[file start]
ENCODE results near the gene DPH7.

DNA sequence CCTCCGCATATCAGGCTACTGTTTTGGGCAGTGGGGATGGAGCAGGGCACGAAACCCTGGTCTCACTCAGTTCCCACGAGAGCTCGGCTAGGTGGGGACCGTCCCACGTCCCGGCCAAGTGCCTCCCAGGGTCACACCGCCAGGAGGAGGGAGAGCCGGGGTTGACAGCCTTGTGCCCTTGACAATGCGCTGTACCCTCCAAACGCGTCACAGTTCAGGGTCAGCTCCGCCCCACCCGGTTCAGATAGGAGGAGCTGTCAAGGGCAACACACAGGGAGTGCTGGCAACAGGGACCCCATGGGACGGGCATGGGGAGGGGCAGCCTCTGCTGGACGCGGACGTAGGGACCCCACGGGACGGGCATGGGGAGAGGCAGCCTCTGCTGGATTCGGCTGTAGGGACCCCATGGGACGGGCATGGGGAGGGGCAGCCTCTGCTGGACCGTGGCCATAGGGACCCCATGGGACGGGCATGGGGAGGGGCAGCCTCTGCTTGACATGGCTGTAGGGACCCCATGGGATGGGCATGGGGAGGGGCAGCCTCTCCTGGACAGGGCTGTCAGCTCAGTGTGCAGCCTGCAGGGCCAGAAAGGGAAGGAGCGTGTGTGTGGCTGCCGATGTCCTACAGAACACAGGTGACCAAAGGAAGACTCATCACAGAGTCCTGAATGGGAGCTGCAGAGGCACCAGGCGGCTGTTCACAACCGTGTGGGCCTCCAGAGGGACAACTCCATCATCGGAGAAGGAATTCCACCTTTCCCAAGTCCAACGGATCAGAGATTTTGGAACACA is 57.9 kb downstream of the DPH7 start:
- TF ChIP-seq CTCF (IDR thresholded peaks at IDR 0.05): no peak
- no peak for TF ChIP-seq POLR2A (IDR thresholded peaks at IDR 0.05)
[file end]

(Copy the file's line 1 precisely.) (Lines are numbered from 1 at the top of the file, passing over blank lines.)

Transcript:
ENCODE results near the gene DPH7.